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Philippines pinched by squeeze on remittances

/ 01:30 PM August 18, 2020

A man carrying a box of belongings walks inside the baseball stadium where thousands of stranded Filipinos due to the coronavirus disease (COVID-19) restrictions are crammed while waiting to be transported back to their provinces through a government transportation program, in Rizal Memorial Sports Complex, Manila, Philippines, July 25, 2020. Agencies via China Daily/Asia News Network

HONG KONG — The coronavirus pandemic is putting a clamp on the flow of remittances from the Philippines’ overseas workers, hurting families at home as well as government coffers.

Jeremaiah Opiniano, executive director of the Institute for Migration and Development Issues, a Manila-based think tank, said the COVID-19 pandemic is the “most challenging crisis facing the migration management system of the Philippines”.

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The Philippines is one of the world’s biggest labor exporters, with more than 10 million Filipinos working in about 200 countries and territories. During his presidency, Ferdinand Marcos began promoting labor migration as an economic policy in the 1970s. The first group of overseas workers went to the Middle East as rising oil prices spurred demand for migrant labor.

Around 12 percent of Philippine households depend on the remittances that such workers send, according to the 2018 National Migration Survey. Their remittances also provide foreign exchange revenue to the country’s coffers. In 2019, remittances reached a record high of $33.5 billion, accounting for roughly 10 percent of GDP.

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“Remittance-receiving families may not be from the poorest of the poor, because they cannot migrate without financial resources. But if they rely only on overseas remittances, they are vulnerable financially,” Opiniano said.

These remittances have long cushioned the economy from external shocks, such as those caused by the severe acute respiratory syndrome outbreak of 2003 and the global financial crisis in 2008-09.

Analysts said this is because migrant workers have always sent money back to their families. But the pandemic has changed that, with lockdown measures shuttering businesses and increasing unemployment rates.

Alvin Ang, director of the Ateneo Center for Economic Research and Development, said that unlike during the 2008-09 global financial crisis or the SARS outbreak, the COVID-19 pandemic is having a more serious impact on migrant workers.

“This is not just a financial problem. Businesses have to shut down because the virus is spreading fast,” Ang said.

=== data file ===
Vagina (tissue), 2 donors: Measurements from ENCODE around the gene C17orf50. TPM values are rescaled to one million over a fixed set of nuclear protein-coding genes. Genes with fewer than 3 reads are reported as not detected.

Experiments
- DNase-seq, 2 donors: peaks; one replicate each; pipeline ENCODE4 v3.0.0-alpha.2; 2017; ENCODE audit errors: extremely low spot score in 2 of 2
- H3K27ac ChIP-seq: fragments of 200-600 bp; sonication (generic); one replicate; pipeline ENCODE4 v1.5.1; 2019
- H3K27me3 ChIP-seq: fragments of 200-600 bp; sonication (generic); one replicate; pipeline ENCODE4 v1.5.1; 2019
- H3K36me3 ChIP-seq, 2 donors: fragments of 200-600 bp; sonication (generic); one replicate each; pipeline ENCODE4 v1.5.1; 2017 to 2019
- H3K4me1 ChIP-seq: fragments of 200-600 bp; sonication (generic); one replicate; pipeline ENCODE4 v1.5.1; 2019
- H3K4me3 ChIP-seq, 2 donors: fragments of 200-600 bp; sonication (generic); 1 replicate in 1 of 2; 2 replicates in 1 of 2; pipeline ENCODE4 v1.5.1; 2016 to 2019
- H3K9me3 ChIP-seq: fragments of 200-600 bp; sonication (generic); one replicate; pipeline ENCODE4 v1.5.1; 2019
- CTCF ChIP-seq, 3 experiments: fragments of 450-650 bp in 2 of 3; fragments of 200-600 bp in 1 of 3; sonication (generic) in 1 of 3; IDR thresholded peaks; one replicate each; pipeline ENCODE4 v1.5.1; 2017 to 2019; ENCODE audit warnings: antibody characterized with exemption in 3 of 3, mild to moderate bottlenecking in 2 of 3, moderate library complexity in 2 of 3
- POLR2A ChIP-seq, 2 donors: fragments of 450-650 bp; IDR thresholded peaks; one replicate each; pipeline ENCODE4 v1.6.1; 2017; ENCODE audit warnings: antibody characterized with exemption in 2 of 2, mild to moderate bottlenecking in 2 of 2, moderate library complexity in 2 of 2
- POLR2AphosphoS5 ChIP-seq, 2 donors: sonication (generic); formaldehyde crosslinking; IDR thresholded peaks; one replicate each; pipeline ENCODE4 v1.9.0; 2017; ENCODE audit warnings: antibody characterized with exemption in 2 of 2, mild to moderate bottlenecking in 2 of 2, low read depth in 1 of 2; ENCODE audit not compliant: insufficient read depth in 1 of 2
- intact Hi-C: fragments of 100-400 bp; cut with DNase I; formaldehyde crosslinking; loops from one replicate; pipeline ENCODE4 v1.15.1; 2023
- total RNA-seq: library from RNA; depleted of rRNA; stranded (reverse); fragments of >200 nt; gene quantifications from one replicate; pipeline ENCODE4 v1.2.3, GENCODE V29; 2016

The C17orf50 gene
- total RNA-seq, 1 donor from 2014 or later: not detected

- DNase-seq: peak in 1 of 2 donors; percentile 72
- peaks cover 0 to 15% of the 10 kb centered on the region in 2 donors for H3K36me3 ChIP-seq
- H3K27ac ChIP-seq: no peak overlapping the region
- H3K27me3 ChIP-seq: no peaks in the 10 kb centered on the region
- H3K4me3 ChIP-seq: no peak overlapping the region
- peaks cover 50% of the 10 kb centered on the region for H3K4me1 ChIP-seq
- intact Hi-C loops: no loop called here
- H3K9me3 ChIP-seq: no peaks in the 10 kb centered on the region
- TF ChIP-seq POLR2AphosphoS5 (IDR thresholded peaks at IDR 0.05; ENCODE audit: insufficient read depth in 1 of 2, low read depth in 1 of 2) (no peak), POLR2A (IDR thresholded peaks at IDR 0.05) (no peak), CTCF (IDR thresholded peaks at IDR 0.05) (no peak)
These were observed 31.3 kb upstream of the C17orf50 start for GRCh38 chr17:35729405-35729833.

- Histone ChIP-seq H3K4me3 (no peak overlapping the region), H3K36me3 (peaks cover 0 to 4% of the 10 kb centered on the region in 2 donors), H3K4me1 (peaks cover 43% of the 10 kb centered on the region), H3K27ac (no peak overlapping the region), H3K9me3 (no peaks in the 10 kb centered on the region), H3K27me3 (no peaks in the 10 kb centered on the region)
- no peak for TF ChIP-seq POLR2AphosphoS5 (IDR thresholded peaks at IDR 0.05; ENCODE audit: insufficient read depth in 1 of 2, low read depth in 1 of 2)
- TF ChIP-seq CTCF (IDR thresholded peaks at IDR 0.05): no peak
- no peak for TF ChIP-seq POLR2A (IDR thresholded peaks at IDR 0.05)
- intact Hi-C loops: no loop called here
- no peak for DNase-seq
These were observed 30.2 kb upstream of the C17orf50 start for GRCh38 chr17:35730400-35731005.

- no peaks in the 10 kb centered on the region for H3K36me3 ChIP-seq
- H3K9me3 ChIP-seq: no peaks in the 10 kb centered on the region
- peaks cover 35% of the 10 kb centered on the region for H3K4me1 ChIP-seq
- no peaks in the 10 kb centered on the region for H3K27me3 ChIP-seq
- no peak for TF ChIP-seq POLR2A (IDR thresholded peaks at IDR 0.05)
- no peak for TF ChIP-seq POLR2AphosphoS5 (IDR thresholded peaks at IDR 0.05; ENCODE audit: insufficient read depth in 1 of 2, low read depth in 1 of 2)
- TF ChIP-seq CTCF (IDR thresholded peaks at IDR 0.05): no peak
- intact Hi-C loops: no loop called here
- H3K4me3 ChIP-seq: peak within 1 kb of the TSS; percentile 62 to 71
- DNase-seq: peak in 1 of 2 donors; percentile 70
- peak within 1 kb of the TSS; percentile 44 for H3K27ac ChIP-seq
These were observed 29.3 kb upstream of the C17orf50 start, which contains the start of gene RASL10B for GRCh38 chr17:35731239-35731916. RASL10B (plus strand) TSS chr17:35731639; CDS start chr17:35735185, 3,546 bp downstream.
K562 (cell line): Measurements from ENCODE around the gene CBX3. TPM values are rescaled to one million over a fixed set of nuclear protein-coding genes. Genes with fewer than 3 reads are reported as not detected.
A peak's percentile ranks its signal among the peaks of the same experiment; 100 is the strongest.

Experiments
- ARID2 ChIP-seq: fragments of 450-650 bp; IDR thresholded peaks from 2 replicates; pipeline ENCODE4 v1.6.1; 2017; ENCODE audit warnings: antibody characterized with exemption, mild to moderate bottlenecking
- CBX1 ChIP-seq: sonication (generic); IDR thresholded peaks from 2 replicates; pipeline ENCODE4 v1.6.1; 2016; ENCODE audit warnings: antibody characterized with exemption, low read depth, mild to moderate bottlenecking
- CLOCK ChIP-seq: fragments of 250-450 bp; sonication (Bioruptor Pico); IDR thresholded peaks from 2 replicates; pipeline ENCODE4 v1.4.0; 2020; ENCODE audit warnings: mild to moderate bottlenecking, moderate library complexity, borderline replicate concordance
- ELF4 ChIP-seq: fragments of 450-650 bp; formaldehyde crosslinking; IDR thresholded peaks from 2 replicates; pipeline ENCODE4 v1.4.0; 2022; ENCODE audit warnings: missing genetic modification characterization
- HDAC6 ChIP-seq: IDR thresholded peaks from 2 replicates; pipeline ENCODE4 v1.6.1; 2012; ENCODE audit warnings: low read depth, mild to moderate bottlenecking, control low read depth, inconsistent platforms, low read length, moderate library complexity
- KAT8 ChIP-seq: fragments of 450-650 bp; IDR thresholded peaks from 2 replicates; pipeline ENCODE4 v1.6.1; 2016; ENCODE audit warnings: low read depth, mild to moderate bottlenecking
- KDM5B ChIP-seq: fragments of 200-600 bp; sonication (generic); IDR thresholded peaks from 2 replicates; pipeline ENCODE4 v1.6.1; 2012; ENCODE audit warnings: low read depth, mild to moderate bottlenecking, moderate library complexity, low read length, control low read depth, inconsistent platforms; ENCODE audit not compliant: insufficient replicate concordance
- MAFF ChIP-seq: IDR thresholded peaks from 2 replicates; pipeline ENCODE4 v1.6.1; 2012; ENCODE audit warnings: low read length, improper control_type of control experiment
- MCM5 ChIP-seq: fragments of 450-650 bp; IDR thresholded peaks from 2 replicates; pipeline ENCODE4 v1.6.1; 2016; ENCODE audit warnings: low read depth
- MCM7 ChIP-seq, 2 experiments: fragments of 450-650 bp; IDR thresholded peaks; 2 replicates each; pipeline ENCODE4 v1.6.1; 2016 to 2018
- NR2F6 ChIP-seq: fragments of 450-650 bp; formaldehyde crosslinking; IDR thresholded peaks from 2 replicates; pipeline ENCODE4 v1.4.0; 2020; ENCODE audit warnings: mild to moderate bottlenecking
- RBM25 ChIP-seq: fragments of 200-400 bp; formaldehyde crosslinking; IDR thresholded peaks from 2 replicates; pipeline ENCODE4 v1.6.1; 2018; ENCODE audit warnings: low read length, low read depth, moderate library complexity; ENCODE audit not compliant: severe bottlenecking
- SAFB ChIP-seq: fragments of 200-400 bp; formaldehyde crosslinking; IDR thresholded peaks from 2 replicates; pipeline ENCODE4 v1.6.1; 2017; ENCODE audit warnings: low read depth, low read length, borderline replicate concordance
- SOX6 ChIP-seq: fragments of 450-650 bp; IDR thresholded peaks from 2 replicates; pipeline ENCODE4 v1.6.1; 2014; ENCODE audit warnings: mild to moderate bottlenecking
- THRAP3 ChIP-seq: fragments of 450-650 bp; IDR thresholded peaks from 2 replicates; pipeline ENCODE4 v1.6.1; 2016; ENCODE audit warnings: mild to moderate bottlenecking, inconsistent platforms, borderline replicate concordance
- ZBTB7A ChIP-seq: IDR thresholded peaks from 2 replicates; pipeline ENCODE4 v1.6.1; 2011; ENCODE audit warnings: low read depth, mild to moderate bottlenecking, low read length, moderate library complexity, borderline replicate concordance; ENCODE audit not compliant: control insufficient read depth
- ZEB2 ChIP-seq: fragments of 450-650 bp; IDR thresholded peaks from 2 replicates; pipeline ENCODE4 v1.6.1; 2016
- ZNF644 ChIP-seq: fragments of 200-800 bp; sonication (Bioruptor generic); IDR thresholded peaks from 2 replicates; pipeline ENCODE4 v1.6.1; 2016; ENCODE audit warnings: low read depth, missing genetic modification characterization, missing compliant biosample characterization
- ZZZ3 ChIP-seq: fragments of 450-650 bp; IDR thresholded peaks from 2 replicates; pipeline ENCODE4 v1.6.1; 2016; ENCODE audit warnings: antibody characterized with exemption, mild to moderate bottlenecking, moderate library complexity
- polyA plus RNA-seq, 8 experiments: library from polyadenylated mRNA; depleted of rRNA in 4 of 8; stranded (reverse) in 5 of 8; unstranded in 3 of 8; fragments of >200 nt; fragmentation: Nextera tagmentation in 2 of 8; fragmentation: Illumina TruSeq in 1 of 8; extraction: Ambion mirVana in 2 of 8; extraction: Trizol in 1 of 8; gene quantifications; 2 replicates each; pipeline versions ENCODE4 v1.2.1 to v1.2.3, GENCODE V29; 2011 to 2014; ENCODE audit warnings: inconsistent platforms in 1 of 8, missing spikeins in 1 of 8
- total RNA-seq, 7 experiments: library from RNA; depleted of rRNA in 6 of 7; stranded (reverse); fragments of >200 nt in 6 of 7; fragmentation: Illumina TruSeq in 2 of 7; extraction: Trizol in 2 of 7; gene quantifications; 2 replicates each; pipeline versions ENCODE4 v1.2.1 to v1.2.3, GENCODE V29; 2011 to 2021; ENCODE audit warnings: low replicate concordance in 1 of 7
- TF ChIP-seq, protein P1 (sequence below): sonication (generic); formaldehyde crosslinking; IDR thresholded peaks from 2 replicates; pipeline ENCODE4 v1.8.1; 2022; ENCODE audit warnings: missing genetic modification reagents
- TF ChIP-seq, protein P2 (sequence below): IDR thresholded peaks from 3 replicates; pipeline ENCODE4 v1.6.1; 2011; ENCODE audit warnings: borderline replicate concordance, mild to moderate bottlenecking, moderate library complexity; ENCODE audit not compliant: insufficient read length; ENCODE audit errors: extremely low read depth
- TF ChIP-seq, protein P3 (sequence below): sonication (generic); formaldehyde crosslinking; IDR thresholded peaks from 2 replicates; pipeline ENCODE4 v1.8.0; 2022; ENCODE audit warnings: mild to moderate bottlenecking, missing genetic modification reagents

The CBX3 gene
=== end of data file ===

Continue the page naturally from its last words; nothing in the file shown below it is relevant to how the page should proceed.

The Philippine’s Department of Foreign Affairs had repatriated 124,717 overseas workers as of Aug 8.

Apart from losing their jobs, these workers are also among the most likely to get infected, given their large representation in the services and healthcare industries. The department said that as of Aug 9, more than 9,000 Filipinos living overseas had been infected by the novel coronavirus.

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Ang forecast that the department might need to repatriate 400,000 Philippine workers this year as the pandemic weighs on the global economy. He also sees remittances falling by as much as $6 billion this year.

Robert Dan Roces, chief economist at Manila-based Security Bank Corp, said the decreasing inflow of remittances may “dampen growth recovery”.

Household consumption accounts for 70 percent of the Philippines’ GDP, and “with consumption also dependent upon remittances, the fall in wages and loss of employment by our migrant workers will affect household demand”, Roces said.

Remittances have long powered domestic consumption in the Philippines, but these cash inflows are slowing as the pandemic batters the global economy and puts millions out of work. Bangko Sentral ng Pilipinas, the country’s central bank, said remittances from January to May fell 6.4 percent to $12.84 billion.

Before the pandemic, the Philippines was one of Asia’s fastest-growing economies, expanding by an average of 6.6 percent.

Nicholas Antonio Mapa, senior economist for the Philippines at Dutch investment bank ING, forecast that the economy will return to the “lower 3.5 to 4.5 percent growth trajectory”.

“We do not expect a quick turnaround in consumption behavior, all the more with COVID-19 cases still on the rise,” Mapa said in his latest report. He said household spending will “be sidelined for the foreseeable future due to a fractured labor market and a downturn in remittances”.

Roces said remittances from overseas Filipinos “have traditionally been resilient”. But the pandemic has taken “a heavy toll on businesses and workers of a magnitude that we have yet to gauge”. He expects a 12 percent decline in remittances this year.

Roces said the Philippine government may need to allocate part of its stimulus package to help the displaced migrant workers.

Opiniano said he hopes Filipino households have managed to save some cash that will tide them over during this difficult time.

“The new normal for overseas Filipinos and their families is spending within their means,” he said, adding that the pandemic has shown that any source of income, even remittances, will not be there forever.

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